1

I need to remove first N lines matching regex but keeping the last one.

28test
32test
something else
6test
something else
something else
4test
entirelysomethingelse

I'd want something like this.

something else
something else
something else
4test
entirelysomethingelse

Tried using sed, it seems like it only works with one line and multiple strings.

I used the regex: ^(.*test)$

2
  • 1
    Which is required: "remove first N lines" or "keep only the last one"? – rowboat Oct 13 '20 at 9:20
  • well, both but keep the last one is probably the easiest. – UnixNoob Oct 13 '20 at 9:26
3

A simple way to only keep the last matching line is to print the input in reverse, select the first matching line only and then print the output in reverse, in a pipeline. Assuming tac from GNU Coreutils is available to you:

tac input_file | awk '!/test$/ || !seen++' | tac >output_file

In-place editing (as you requested in a comment) is generally obtained by wrapping commands in a script or a function that takes care of overwriting the file(s) given as argument(s) with the processed output.

tmpdir=$(mktemp -d)
cp input_file "$tmpdir/file"
tac "$tmpdir/file" | awk '!/test$/ || !seen++' | tac >input_file
rm -r "$tmpdir"

If your shell supports the pipefail option (I could successfully test bash, ksh93, mksh, zsh using setopt PIPE_FAIL, busybox ash, yash), this can be made safer with set -e and set -o pipefail: errors (including those occurring anywhere in the pipeline) will make the execution stop before the temporary file is removed.

On platforms that support it, assuming you don't care losing your data in case something goes wrong, you may also use:

{ rm file; tac | awk '!/test$/ || !seen++' | tac >file; } <file

Note that this will change the inode of file (as would do the in-place editing option provided by many common tools).

If, instead, you want to remove the first n matching lines, assuming here n = 2:

awk '!/test$/ || ++seen > 2' input_file >output_file

In this case, in-place editing is conveniently allowed by GNU awk's ability to import additional libraries (and, specifically, the "inplace" one shipped with gawk itself):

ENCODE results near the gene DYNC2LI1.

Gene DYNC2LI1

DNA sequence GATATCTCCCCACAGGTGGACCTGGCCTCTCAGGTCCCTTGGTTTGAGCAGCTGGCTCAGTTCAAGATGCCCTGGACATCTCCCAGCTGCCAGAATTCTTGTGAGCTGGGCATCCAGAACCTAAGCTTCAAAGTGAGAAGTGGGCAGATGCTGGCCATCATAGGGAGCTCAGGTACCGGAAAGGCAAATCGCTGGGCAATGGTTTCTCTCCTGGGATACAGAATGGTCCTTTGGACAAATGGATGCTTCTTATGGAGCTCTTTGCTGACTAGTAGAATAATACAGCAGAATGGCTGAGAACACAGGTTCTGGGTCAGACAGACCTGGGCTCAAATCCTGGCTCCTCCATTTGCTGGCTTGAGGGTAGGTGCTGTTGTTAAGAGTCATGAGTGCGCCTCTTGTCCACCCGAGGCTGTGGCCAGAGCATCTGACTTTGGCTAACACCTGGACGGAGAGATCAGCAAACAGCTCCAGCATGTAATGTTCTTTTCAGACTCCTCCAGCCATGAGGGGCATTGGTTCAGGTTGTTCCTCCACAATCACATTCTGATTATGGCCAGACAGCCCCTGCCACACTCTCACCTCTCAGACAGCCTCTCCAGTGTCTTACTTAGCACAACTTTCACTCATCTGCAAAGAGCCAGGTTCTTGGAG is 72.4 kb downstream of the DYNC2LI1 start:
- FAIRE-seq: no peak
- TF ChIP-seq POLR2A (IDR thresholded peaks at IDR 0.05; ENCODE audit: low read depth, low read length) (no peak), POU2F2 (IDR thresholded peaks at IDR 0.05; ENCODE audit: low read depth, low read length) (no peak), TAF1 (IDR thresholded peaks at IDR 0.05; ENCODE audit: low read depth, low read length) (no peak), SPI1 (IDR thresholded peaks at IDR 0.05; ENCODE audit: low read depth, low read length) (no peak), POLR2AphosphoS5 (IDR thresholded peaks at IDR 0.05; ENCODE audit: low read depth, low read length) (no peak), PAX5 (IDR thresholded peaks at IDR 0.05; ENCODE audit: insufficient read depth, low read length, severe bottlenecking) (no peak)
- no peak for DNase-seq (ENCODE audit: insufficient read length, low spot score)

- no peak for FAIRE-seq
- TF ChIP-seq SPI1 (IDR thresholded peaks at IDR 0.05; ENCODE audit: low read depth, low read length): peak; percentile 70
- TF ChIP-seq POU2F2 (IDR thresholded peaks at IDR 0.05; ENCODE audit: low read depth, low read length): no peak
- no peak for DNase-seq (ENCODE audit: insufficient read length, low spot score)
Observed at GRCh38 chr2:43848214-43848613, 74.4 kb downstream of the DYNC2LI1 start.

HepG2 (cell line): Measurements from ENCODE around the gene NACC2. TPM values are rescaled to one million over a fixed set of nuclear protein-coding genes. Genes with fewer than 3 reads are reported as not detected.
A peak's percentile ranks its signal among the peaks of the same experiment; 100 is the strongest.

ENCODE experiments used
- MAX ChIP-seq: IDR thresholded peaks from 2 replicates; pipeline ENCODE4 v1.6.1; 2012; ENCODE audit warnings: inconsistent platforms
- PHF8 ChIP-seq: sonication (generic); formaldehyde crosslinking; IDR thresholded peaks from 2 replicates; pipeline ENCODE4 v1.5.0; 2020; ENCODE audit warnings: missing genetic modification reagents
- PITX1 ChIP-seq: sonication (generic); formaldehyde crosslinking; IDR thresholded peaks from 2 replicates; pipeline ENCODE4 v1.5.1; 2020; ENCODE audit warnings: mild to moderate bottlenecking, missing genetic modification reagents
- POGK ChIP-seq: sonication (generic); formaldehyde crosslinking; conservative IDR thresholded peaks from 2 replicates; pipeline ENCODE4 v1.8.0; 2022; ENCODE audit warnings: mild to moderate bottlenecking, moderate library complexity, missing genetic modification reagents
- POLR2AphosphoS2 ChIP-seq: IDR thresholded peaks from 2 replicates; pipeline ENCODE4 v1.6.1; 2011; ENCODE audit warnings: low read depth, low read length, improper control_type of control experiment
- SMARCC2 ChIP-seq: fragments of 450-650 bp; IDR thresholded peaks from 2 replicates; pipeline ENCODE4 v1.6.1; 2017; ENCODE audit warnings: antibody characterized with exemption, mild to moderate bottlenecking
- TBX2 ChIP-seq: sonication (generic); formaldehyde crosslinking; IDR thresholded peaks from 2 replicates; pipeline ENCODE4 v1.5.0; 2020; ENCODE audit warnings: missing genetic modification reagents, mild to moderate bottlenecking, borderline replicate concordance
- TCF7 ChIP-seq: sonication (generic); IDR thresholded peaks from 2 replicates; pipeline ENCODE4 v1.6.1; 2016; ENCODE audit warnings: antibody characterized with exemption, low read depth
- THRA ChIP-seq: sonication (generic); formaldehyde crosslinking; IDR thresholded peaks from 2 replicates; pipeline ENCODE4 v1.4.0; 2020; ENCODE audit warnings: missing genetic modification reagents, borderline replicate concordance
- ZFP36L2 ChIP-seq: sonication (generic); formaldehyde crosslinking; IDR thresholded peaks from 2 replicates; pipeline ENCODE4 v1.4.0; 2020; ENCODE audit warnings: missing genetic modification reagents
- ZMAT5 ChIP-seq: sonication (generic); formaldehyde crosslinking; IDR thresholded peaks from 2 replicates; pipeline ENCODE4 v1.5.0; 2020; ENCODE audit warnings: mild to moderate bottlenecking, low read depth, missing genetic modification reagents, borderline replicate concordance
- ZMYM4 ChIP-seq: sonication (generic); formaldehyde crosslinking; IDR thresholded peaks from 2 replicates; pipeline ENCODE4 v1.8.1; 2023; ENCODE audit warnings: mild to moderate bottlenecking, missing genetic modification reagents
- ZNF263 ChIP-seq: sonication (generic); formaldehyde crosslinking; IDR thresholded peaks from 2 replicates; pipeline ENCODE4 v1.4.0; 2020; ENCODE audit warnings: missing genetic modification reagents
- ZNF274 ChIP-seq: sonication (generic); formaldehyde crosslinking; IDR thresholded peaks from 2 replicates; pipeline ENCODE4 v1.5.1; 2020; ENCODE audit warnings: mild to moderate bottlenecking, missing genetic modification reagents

awk -i inplace '...' file

More on this can be found in this other answer on U&L.

4
  • it seems like it works but how would I save the file? (tac test.log | awk '!/^.*test$/ || !seen++' | tac) > test.log doesn't work – UnixNoob Oct 13 '20 at 9:22
  • @UnixNoob Edited. In general, the processed output is saved to a new file (>, (standard output redirection) is a common way to do that) and later used to overwrite the input file where appropriate. Even tools that edit files in place (e.g. GNU sed with the -i option) often do this under the hood. – fra-san Oct 13 '20 at 9:30
  • @fra-san how would I go on about making it in-place modifications? I don't want to use a temp file. – UnixNoob Oct 13 '20 at 9:31
  • @UnixNoob Please, add that as a requirement in your question to make it visible to other users - that may provide alternative answers. Especially considering that the usually given solutions don't assume in-place editing. – fra-san Oct 13 '20 at 10:10
0

As for the option - "Deleting the first N lines of pattern matches"
On the sed, you can organize a counter in hold space (additional buffer).

sed -r '/test$/!b;x;s/$/-/;/-{4}/!{x;d};x' file

/test$/!b - Unconditional jump to the end if there is no pattern matching.
x - Exchange the contents of the pattern and hold spaces.
s/$/-/ - For each matching add one character to the end of the counter, in my case a hyphen.
/-{4}/!{x;d} - If the counter contains less than 4 characters, then delete the line in patten space.

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